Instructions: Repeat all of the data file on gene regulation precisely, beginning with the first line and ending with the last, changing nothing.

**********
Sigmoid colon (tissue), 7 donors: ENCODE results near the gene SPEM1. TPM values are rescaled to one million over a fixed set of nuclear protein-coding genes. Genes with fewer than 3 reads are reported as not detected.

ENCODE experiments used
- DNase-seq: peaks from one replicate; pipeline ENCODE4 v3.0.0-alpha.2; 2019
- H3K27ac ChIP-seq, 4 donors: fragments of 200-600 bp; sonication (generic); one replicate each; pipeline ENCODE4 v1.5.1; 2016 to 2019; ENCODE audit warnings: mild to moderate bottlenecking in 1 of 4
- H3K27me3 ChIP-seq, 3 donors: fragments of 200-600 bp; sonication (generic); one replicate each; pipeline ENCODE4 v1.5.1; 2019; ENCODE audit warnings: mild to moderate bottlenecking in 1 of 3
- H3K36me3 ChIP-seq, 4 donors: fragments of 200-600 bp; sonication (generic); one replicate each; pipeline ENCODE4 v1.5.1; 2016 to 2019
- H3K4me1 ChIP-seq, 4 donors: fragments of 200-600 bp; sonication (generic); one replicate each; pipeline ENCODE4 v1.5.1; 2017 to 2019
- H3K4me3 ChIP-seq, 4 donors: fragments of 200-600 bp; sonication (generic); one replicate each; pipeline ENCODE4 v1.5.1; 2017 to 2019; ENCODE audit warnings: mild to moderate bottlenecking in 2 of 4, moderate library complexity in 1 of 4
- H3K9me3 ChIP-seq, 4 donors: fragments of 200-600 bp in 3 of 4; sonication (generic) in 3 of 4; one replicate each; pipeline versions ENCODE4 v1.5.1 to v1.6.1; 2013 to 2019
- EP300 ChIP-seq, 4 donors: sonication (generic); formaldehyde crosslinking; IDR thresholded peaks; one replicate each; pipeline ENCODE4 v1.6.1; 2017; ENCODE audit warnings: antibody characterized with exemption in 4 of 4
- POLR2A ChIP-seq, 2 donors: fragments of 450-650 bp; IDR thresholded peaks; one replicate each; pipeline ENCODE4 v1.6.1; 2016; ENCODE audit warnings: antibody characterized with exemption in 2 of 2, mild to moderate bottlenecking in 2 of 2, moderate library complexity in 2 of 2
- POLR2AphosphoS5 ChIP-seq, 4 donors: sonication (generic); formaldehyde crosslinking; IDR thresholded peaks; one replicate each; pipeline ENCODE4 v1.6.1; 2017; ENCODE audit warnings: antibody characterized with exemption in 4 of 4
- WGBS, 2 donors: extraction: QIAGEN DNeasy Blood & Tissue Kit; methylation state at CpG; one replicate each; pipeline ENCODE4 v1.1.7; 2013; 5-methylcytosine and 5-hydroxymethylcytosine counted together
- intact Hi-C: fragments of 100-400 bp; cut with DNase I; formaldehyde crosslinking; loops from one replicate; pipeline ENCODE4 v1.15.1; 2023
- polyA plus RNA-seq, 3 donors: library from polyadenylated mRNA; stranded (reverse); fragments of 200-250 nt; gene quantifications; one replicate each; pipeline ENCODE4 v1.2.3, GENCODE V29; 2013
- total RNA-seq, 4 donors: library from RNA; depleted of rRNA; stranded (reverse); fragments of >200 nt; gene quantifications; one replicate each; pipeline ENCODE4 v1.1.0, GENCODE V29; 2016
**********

Sigmoid colon (tissue), 7 donors: ENCODE results near the gene SPEM1. TPM values are rescaled to one million over a fixed set of nuclear protein-coding genes. Genes with fewer than 3 reads are reported as not detected.

ENCODE experiments used
- DNase-seq: peaks from one replicate; pipeline ENCODE4 v3.0.0-alpha.2; 2019
- H3K27ac ChIP-seq, 4 donors: fragments of 200-600 bp; sonication (generic); one replicate each; pipeline ENCODE4 v1.5.1; 2016 to 2019; ENCODE audit warnings: mild to moderate bottlenecking in 1 of 4
- H3K27me3 ChIP-seq, 3 donors: fragments of 200-600 bp; sonication (generic); one replicate each; pipeline ENCODE4 v1.5.1; 2019; ENCODE audit warnings: mild to moderate bottlenecking in 1 of 3
- H3K36me3 ChIP-seq, 4 donors: fragments of 200-600 bp; sonication (generic); one replicate each; pipeline ENCODE4 v1.5.1; 2016 to 2019
- H3K4me1 ChIP-seq, 4 donors: fragments of 200-600 bp; sonication (generic); one replicate each; pipeline ENCODE4 v1.5.1; 2017 to 2019
- H3K4me3 ChIP-seq, 4 donors: fragments of 200-600 bp; sonication (generic); one replicate each; pipeline ENCODE4 v1.5.1; 2017 to 2019; ENCODE audit warnings: mild to moderate bottlenecking in 2 of 4, moderate library complexity in 1 of 4
- H3K9me3 ChIP-seq, 4 donors: fragments of 200-600 bp in 3 of 4; sonication (generic) in 3 of 4; one replicate each; pipeline versions ENCODE4 v1.5.1 to v1.6.1; 2013 to 2019
- EP300 ChIP-seq, 4 donors: sonication (generic); formaldehyde crosslinking; IDR thresholded peaks; one replicate each; pipeline ENCODE4 v1.6.1; 2017; ENCODE audit warnings: antibody characterized with exemption in 4 of 4
- POLR2A ChIP-seq, 2 donors: fragments of 450-650 bp; IDR thresholded peaks; one replicate each; pipeline ENCODE4 v1.6.1; 2016; ENCODE audit warnings: antibody characterized with exemption in 2 of 2, mild to moderate bottlenecking in 2 of 2, moderate library complexity in 2 of 2
- POLR2AphosphoS5 ChIP-seq, 4 donors: sonication (generic); formaldehyde crosslinking; IDR thresholded peaks; one replicate each; pipeline ENCODE4 v1.6.1; 2017; ENCODE audit warnings: antibody characterized with exemption in 4 of 4
- WGBS, 2 donors: extraction: QIAGEN DNeasy Blood & Tissue Kit; methylation state at CpG; one replicate each; pipeline ENCODE4 v1.1.7; 2013; 5-methylcytosine and 5-hydroxymethylcytosine counted together
- intact Hi-C: fragments of 100-400 bp; cut with DNase I; formaldehyde crosslinking; loops from one replicate; pipeline ENCODE4 v1.15.1; 2023
- polyA plus RNA-seq, 3 donors: library from polyadenylated mRNA; stranded (reverse); fragments of 200-250 nt; gene quantifications; one replicate each; pipeline ENCODE4 v1.2.3, GENCODE V29; 2013
- total RNA-seq, 4 donors: library from RNA; depleted of rRNA; stranded (reverse); fragments of >200 nt; gene quantifications; one replicate each; pipeline ENCODE4 v1.1.0, GENCODE V29; 2016